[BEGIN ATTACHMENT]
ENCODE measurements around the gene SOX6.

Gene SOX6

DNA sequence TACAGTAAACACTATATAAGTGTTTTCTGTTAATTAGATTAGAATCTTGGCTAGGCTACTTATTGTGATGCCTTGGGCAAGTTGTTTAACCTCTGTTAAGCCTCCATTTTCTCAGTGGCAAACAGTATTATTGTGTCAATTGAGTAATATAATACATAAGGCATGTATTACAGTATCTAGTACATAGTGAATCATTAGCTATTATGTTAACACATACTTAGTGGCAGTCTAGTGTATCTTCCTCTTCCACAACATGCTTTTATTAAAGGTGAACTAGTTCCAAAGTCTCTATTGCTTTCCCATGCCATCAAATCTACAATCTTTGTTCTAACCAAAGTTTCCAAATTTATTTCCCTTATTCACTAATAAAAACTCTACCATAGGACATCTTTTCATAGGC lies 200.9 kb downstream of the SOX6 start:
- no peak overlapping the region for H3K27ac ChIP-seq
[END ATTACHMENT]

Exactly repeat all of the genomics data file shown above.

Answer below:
ENCODE measurements around the gene SOX6.

Gene SOX6

DNA sequence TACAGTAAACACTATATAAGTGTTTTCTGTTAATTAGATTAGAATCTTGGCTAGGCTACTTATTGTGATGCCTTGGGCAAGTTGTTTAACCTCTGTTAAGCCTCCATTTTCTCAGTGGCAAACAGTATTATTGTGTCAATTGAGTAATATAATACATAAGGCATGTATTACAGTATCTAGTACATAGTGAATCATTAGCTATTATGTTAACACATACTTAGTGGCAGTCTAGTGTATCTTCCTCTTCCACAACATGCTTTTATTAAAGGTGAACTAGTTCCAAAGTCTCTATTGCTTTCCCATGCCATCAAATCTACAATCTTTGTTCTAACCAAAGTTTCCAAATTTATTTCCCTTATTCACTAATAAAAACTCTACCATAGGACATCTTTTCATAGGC lies 200.9 kb downstream of the SOX6 start:
- no peak overlapping the region for H3K27ac ChIP-seq